Obsessions of any sort, notably of a consuming nature, are never healthy matters. The drive to win gold, laced with a desperation often reflected in steroid consumption and psychological battering, has made the Olympic Games the least of savoury spectacles.
Even worse than the physical reduction of the athlete to mechanism and medal winning machine is the complicity towards it from the coaching establishment and hungry spectators. Nothing is quite as terrifying as triumph – or failure – by association, the vicarious delight, or woe, the groupies feel when their chosen champion falls. “We,” they claim, were also in the pool that day.
Australia is particularly bad on this score. Its failure to net a monstrous swag of medals at the Montreal Olympics in 1976 was seen as a catastrophe to morale, a national disgrace. Only one silver and four bronze medals were brought home.
The characteristic approach to gold madness was typified by the near hysterical antics of Australian swimming coach, Laurie Lawrence, at the Seoul Olympics in 1988. After Duncan Armstrong won gold in the 200m freestyle event in record time, Lawrence exclaimed effusively how, “He did it again. Lucky lane six.”
The interviewer proceeded to ask him whether Lawrence was ready to respond to a question about how he felt. “Mate, we just beat three record-holders. How do you feel?” In conclusion, Lawrence lands the fundamental blow to those who believe that the competition, not the victory, is what counts. “Why do you think we come here? For the silver? Stuff the silver!”
The Lawrence philosophy was much evident during the London 2012 Olympics. Australian swimmer Emily Seebohm had won silver in her 100m backstroke final. Instead of congratulatory embraces, there was commiseration and grief. She had only won silver. Apologies to parents, the coach and the Australian public followed. To be second was to be humiliated.
With such conditions at play, it was little wonder that a 2010 survey of ethical and integrity issues in Australian sport conducted by the Australian Sports Commission and Colmar Brunton Social Research found a host of concerns: “Athletes being pushed too hard by coaches or parents”; “Negative coaching behaviours and practices” and negative administration.
A quick glance at Australia’s performance at the London Games should have punctured the gloom of the medal cravers. The country’s athletes won eight gold, 15 silver, and 12 bronze, a highly credible 35 medals leading to an eighth placing on the table.
Broadcaster, television presenter and author Waleed Aly, writing in The Monthly, encouraged a celebration of the achievement, while regarding any gold lust as a “puerile” fascination. Those treating the performance as below par were to be treated with derision.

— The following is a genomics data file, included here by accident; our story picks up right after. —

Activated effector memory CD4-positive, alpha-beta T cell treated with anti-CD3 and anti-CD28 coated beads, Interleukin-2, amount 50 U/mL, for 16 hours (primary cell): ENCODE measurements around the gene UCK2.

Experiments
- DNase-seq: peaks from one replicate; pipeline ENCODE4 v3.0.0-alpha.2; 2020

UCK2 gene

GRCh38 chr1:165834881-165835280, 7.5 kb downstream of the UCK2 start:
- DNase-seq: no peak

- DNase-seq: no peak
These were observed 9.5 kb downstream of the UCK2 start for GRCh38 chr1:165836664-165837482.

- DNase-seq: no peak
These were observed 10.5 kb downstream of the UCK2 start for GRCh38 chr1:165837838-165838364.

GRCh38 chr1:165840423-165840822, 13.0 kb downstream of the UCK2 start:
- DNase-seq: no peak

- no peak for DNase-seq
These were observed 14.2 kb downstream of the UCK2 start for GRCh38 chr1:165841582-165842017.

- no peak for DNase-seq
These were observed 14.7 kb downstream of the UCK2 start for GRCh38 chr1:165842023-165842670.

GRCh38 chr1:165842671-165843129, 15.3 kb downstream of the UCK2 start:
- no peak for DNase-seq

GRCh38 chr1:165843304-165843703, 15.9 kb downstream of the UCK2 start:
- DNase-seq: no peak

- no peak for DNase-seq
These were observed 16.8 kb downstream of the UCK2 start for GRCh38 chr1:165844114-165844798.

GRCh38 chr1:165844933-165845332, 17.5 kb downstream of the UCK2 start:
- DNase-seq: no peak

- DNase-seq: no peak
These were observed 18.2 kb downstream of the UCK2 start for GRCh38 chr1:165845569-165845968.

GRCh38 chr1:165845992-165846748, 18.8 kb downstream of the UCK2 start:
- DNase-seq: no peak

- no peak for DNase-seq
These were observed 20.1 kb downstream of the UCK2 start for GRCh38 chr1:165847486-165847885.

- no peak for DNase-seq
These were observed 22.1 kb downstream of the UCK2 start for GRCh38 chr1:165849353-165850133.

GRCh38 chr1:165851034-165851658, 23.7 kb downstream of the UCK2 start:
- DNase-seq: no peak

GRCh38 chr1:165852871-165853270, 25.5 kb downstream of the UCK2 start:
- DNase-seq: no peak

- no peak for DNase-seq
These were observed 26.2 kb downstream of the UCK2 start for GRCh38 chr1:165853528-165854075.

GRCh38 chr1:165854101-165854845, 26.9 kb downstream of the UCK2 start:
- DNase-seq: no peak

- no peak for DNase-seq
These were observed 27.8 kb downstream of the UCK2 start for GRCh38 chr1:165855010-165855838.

In the wake of that performance, deemed poor by the lucre-craving establishment, veteran Fairfax journalist Paul Sheehan would express concern at that voracious hunger for the medal count:
“Hundreds of millions of tax dollars and thousands of hours of grinding, invisible sacrifice by athletes have been compromised by an obsession with gold. This obsession has clouded the reality that Australia has just had a brilliant Olympics. An unambiguous success” (Sydney Morning Herald, Aug 13, 2012).
The other fallacy in boosting medal counts is the notion that high rankings actually lead to increased sports participation and a tongue wagging interest in following Olympic heroes. The statistics regarding sport participation in England showed a decline of interest in sport leading up to the 2012 games. Nor has a figure like Michael Phelps, who dominated his swimming meets in 2008, inspired a generation of enthused swimmers.
As the Games commence at Rio, Australian journalists and the sporting establishment, led by the steely Kitty Chiller, is running the pre-emptive remarks about gold again. Predictions are being made, the loot being divvied out. In July, Chiller suggested that the 410-strong team would bag “15 maybe even 16” gold medals of a projected medal tally of 45, a feat that would land Australia in the top five.
Medals are being awarded even before the first events have taken place. Even Chiller admits that, “For any country to double the number of gold in [four-year period] is a huge ask. I genuinely believe we can do it.”
The erroneous assumption made is that record holders will perform on the day and win gold. On swimmer Cate Campbell, the ABC observed that breaking a world record a mere month before Rio made her “the favourite to win the gold in the 100 metres freestyle.”
The same network ran with the jarring headline that Australia’s swimming team were “aiming to erase memories of London.” Readers were introduced to “the stars of the Australian swimming team hoping to rebound from the poor showing at the 2012 Olympics in London.”
Again, the grand hope will be in the pool, where Australians are always expected to excel with automatic superhuman achievement. In Chiller’s cool words, “Yes, we’re going to rely on swimming, we always do.” Again, they will not be prepared for the disappointment should those medals not eventuate. The gold disease tends to be a particularly aggressive one.
Dr. Binoy Kampmark was a Commonwealth Scholar at Selwyn College, Cambridge. He lectures at RMIT University, Melbourne. Email: firstname.lastname@example.org